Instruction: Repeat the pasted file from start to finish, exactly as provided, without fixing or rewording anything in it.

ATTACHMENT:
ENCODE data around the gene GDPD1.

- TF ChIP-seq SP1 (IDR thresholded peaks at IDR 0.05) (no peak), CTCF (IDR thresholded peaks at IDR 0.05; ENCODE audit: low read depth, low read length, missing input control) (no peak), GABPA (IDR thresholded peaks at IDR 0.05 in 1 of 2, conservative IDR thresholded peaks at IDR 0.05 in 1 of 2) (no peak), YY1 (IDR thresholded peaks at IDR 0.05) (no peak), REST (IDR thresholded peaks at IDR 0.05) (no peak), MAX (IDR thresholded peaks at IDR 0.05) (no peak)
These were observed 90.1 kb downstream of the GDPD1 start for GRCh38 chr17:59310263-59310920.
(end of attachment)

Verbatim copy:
ENCODE data around the gene GDPD1.

- TF ChIP-seq SP1 (IDR thresholded peaks at IDR 0.05) (no peak), CTCF (IDR thresholded peaks at IDR 0.05; ENCODE audit: low read depth, low read length, missing input control) (no peak), GABPA (IDR thresholded peaks at IDR 0.05 in 1 of 2, conservative IDR thresholded peaks at IDR 0.05 in 1 of 2) (no peak), YY1 (IDR thresholded peaks at IDR 0.05) (no peak), REST (IDR thresholded peaks at IDR 0.05) (no peak), MAX (IDR thresholded peaks at IDR 0.05) (no peak)
These were observed 90.1 kb downstream of the GDPD1 start for GRCh38 chr17:59310263-59310920.